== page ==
The old Kikuyu elder leaned forward on his stick toward us. “When the British controlled this valley, we couldn’t send our children to school. They had to work in the fields to pick pyrethrum on the plantations. For a long time after independence, there was only one school in this valley, and many children never went to school. Now, in these times, we sit here together as equals, black and white. There are many schools in the valley and when we don’t send our children to school, the authorities come to our houses to find out why, and to compel us to send them. Life is better now. God has indeed done a good thing.”
I sat there, on a plastic chair in the sunshine, in front of a snug house surrounded by lush fields of cabbages, kale and maize, backed by a small forest and listened. I had driven, with 4 others from the Education Beyond Borders team, on a rutted track across the dusty, dry floor of the great Rift Valley, and up the Eburu Mountains on the other side to reach this beautiful place, to be there with these people on a Saturday morning in August. So I sat there and listened.
And I thought, ‘Yes, this is why I came here, not just to this valley this morning, but to Kenya, and why I relate so strongly to EBB’s vision of teachers connecting with teachers.’ Education is the single biggest factor in improving the standard of living of a community. It empowers people, it gives them independence and more options for their future. It results in healthier mothers and children and plays a vital role in combating crises such as environmental degradation and HIV/AIDS. As a Canadian teacher from Toronto, I don’t have the answers to Kenya’s poverty, environmental, educational and health care challenges. But by working side by side with local teachers, training and empowering them to train others, I am part of something that will continue to address those challenges.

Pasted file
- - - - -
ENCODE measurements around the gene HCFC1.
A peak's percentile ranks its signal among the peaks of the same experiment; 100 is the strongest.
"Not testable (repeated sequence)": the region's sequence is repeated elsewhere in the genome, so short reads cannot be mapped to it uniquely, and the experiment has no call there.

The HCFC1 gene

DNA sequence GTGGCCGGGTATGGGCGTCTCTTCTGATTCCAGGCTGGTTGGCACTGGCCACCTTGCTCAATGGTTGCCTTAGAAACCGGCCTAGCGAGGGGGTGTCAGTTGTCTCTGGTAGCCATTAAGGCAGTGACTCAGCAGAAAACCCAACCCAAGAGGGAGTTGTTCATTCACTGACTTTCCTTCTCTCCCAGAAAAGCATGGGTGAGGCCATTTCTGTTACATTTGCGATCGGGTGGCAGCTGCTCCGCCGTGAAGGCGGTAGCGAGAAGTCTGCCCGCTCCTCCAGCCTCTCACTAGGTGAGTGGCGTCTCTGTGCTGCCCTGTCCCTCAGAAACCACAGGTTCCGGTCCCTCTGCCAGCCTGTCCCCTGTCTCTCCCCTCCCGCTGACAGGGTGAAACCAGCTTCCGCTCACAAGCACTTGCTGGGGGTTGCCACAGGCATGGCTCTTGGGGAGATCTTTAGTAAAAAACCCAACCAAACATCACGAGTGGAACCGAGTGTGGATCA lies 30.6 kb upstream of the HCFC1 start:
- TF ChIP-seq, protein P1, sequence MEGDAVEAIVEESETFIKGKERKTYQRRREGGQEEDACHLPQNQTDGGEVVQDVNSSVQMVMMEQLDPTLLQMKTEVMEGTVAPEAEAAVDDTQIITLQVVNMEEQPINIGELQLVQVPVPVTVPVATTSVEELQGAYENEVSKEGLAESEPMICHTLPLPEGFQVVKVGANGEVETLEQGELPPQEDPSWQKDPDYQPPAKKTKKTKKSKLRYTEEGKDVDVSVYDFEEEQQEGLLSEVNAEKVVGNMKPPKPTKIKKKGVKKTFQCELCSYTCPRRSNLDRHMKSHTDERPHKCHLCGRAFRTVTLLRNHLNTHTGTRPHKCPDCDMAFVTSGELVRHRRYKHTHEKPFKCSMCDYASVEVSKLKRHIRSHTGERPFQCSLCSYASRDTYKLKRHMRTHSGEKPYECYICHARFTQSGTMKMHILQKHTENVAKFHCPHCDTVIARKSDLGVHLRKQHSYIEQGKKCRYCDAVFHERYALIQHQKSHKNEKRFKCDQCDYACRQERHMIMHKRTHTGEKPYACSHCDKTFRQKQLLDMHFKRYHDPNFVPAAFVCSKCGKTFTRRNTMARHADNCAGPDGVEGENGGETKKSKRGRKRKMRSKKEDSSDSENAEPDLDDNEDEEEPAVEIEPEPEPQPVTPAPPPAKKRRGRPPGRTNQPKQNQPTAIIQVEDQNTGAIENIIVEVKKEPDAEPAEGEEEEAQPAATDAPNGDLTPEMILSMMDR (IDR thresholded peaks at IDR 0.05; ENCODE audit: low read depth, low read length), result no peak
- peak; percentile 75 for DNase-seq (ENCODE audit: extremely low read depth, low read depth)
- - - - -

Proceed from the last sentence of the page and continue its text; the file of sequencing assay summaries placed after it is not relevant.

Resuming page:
This summer the EBB team in Naivasha trained 15 facilitators to conduct a 5 day workshop on collaborative learning, differentiated instruction, inquiry learning and project-based instruction. These are research driven philosophies of teaching that have large impacts on student engagement, retention and ultimately student success. They are incredibly flexible and adaptable, so that they can be utilized in a large classroom with very little resources and no electricity. The teacher-facilitators have experience using them in their classrooms, adapting them to best suit local contexts and cultures.
Those 15 teacher-facilitators then trained over 120 teachers from approximately 60 local schools. Each of those teachers teach a class of 60 students on average. That’s over 8000 students who will be impacted in Naivasha district this fall when school starts up again! And that doesn’t take into account the fact the other teachers in the school who see the modeling of different teaching methodologies and the positive impact on student achievement, and who begin to experiment with the methodologies in their classes.
I didn’t come to Kenya to offer my expertise (I have none), or to advise teachers on best practices (I don’t know enough about teaching in Kenya to even start). I came to listen, to learn, to share, to observe, to encourage and to empower a group of inspiring individuals who are fighting on the front lines of a battle for a better life for their communities. I left humbled, hopeful and challenged. And I left convinced that what we do, as teachers, every day in our classrooms, where ever we are in the world, makes a difference.
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